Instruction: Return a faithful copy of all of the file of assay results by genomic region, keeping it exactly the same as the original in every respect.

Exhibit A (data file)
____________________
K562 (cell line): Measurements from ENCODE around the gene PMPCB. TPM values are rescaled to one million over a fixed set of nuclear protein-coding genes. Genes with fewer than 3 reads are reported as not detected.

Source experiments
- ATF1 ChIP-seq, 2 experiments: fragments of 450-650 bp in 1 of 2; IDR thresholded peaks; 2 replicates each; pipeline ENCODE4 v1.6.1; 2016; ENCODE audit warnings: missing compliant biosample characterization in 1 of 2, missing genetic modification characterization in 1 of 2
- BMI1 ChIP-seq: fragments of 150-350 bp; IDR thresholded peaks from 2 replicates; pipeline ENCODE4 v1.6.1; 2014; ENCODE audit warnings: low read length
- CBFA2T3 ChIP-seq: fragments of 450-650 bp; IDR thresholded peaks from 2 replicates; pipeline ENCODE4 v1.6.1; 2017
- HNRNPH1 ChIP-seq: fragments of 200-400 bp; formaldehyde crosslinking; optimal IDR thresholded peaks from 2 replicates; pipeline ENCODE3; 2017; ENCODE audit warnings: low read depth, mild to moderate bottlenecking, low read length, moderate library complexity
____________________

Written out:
K562 (cell line): Measurements from ENCODE around the gene PMPCB. TPM values are rescaled to one million over a fixed set of nuclear protein-coding genes. Genes with fewer than 3 reads are reported as not detected.

Source experiments
- ATF1 ChIP-seq, 2 experiments: fragments of 450-650 bp in 1 of 2; IDR thresholded peaks; 2 replicates each; pipeline ENCODE4 v1.6.1; 2016; ENCODE audit warnings: missing compliant biosample characterization in 1 of 2, missing genetic modification characterization in 1 of 2
- BMI1 ChIP-seq: fragments of 150-350 bp; IDR thresholded peaks from 2 replicates; pipeline ENCODE4 v1.6.1; 2014; ENCODE audit warnings: low read length
- CBFA2T3 ChIP-seq: fragments of 450-650 bp; IDR thresholded peaks from 2 replicates; pipeline ENCODE4 v1.6.1; 2017
- HNRNPH1 ChIP-seq: fragments of 200-400 bp; formaldehyde crosslinking; optimal IDR thresholded peaks from 2 replicates; pipeline ENCODE3; 2017; ENCODE audit warnings: low read depth, mild to moderate bottlenecking, low read length, moderate library complexity